The Nobel Prize in Physics for the Discovery of Neutrons Was Auctioned Off This Week

The prize fetched more than Faulkner’s Nobel, but less than Crick’s

Photo: Ted Spiegel/CORBIS

Nobel Prize winners belong to a pretty exclusive group. Since the awards were conceived of back in 1901, just 847 individuals have received one of these honors. For those whose life's work isn't exactly Nobel material, however, there's another option for getting ahold of a Nobel medal: just buy one. This week, Sotheby's auctioned off James Chadwick's 1936 Nobel Prize in Physics for $329,000. 

Chadwick won the Nobel for his discovery of the neutron. Here's Scientific American with more on how the prize came to be on the auction block: 

Chadwick's family sold his Nobel medal and diploma about 20 years ago to a collector of metals and numismatics.

[Selby Kiffer, Sotheby's international senior books specialist,] said the collector might have been motivated to sell the Chadwick medal now after an expectation-shattering sale of the Nobel Prize medal and diploma that was awarded to Francis Crick in 1953 for the discovery of DNA's twisted ladder shape.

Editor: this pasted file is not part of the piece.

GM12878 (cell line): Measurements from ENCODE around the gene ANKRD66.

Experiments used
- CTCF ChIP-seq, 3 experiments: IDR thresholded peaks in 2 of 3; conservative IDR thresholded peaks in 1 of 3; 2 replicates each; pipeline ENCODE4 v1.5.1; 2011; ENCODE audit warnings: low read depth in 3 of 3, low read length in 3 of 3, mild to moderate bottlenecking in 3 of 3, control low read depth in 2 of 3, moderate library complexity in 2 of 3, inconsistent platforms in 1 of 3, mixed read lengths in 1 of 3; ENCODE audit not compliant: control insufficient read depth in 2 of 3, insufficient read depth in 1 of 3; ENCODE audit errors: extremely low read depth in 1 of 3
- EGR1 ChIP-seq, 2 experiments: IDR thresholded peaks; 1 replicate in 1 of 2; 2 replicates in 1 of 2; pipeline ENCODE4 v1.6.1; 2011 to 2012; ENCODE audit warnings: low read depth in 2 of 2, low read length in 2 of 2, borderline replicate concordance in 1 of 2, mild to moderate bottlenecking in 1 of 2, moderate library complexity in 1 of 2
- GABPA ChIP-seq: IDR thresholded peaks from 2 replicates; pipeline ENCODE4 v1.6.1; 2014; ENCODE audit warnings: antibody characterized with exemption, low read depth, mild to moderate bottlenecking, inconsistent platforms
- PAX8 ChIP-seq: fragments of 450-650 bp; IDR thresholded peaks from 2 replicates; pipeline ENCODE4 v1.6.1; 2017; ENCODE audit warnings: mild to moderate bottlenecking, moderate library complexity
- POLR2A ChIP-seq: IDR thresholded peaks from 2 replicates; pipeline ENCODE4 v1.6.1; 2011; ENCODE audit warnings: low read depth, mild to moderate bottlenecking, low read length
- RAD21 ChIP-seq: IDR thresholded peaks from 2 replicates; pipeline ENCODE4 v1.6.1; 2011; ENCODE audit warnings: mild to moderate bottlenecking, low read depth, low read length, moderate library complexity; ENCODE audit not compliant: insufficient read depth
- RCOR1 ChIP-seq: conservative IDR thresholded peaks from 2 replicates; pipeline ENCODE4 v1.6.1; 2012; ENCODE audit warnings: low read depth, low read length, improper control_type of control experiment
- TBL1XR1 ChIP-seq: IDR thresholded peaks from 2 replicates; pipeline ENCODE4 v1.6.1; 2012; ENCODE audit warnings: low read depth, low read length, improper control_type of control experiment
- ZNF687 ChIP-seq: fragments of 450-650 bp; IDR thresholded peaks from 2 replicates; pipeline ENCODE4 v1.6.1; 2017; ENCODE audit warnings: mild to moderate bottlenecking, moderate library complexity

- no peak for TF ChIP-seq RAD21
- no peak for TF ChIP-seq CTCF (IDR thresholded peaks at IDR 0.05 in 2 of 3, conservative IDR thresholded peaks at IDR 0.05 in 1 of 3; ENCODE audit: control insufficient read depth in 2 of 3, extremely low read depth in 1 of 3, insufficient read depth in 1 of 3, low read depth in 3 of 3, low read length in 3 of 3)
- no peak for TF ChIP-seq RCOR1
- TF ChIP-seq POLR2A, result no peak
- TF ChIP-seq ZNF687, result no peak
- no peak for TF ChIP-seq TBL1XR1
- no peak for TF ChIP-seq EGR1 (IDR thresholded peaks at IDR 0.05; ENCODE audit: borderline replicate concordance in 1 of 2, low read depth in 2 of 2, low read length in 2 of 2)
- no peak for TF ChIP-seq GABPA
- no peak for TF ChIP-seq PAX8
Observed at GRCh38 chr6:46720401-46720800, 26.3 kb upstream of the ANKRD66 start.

Chadwick's medal fetched a respectable price earlier this week, but it pales compared to the final bid on Crick's 1953 Nobel Prize for Physiology or Medicine for the discovery of DNA's double helix geometry. Crick's medal, auctioned off last spring, fetched a whopping $2,270,500, LiveScience reports. The buyer was the CEO of a Chinese biomedical company. 

Still, Chadwick's prize isn't on the bottom of the Nobel-auction pecking order. Last June, Circa reports, William Faulkner's 1949 Nobel Prize for Literature went unsold. Sotheby's still has Faulkner's Prize and other Nobel memorabilia listed on its site, estimating the value to be between $500,000 to $1 million. 

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